Good luck and have fun!

Nan M
 #26 
I was wondering about the "solid" ones. I opened one I got in CO years ago and it was solid blue with white smears in it, my kids call it the universe. So generally are the light ones hollow with crystal centers and the heavy ones solid color with bits of other color in them? We are thinking of going to the Hamilton area this week-end. Thanks Nan
Mike Streeter
 #27 
Nan,

Generally speaking, if you have two quartz/chalcedony geodes of about the same size, chances are the lighter one will be more hollow. When we are collecting, we call the very hollow and therefore very light geodes featherweights.

Mike
Mark
 #28 
Geode hunting is no longer permitted at Geode Park in Warsaw, Illinois. There are now posted signs to that effect.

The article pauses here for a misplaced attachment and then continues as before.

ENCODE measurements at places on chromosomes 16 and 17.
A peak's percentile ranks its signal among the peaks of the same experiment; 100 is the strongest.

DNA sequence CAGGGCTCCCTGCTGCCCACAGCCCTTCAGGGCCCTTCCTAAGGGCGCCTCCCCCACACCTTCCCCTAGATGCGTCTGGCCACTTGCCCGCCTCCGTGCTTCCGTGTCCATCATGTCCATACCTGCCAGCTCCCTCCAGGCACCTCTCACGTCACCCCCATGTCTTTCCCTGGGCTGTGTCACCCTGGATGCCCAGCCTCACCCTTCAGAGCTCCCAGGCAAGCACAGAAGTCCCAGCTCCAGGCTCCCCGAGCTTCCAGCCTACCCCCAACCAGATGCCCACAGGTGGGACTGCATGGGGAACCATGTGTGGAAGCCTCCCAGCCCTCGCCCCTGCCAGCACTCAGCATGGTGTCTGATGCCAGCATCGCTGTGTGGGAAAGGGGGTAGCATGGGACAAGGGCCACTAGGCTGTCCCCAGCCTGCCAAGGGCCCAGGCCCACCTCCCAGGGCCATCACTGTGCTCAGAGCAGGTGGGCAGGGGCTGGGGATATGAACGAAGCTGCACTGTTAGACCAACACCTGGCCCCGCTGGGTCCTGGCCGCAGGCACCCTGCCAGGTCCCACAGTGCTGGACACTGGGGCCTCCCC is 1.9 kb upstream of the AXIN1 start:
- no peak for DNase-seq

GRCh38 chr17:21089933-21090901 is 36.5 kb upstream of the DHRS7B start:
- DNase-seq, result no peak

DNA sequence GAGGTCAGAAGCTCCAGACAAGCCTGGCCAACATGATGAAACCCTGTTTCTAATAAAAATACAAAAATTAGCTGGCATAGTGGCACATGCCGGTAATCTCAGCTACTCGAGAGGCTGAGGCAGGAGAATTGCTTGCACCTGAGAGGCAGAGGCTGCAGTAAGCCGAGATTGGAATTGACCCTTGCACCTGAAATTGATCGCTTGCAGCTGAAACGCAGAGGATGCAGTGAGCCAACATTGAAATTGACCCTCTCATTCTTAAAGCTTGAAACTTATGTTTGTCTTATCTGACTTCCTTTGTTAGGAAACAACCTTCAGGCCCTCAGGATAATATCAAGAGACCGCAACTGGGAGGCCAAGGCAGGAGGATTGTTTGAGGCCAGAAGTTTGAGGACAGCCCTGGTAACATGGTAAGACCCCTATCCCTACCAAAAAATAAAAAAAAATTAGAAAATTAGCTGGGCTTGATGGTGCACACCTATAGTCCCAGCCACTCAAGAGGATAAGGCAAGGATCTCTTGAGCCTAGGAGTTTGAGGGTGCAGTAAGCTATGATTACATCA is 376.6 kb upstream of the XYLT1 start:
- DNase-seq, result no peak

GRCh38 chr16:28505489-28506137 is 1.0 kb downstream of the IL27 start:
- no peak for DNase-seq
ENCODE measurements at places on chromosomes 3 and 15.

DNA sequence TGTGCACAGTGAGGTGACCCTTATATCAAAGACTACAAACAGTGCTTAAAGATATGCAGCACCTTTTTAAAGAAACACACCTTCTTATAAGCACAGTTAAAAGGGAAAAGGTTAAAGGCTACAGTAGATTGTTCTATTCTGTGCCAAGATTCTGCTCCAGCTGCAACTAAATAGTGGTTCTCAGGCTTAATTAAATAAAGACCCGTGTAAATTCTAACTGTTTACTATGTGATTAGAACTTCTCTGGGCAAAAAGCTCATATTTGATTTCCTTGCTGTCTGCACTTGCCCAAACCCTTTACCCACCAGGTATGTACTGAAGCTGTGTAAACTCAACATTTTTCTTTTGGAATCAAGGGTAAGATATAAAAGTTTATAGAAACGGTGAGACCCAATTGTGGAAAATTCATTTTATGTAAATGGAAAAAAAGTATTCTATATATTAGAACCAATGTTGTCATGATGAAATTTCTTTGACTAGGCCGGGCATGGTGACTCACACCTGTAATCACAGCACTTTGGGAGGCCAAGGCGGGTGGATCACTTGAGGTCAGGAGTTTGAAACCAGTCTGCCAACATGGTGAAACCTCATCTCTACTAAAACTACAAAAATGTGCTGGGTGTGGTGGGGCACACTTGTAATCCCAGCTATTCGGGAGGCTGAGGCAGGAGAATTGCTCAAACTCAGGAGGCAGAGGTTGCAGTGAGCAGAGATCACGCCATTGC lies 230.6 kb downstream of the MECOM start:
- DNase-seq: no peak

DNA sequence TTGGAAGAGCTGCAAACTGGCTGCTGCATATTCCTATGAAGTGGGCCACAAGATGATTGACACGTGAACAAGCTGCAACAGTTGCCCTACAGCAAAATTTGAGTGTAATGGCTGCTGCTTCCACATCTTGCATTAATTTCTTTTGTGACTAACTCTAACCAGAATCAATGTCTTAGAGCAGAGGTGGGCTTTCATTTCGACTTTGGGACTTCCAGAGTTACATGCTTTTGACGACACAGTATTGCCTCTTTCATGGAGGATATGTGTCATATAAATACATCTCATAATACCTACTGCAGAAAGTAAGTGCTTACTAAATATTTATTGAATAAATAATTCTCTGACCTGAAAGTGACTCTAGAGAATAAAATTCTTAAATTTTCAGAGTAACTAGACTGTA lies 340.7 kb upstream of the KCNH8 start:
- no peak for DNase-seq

Keith A Peregrine
 #29 
Solid geodes in the Hamiltion area are clear to milky white in color, unlike the ones you found in CO.  Unless you want to slab the solid geodes, it is far better to seek out the hollow ones.  All sorts of surprises may be inside!
donna
 #30 
Hi all,
I'm looking to head down to try to geode hunt in the area....does anyone have any new info as to a great spot. I called Jacobs and he's still open. What have you all found lately?? I caledl the number for Stevenson but it was a message with no name identifier so I don't know if he's still a source to hunt geodes. Any info would be so appreciated. I was thinking about bringing my 7 and 9 yr old grandkids...will they be able to get any on their own??
Mike Streeter
 #31 
Donna,

Check out http://www.mcrocks.com/images-2/KeokukGeodePage.html

Mike
Dan
 #32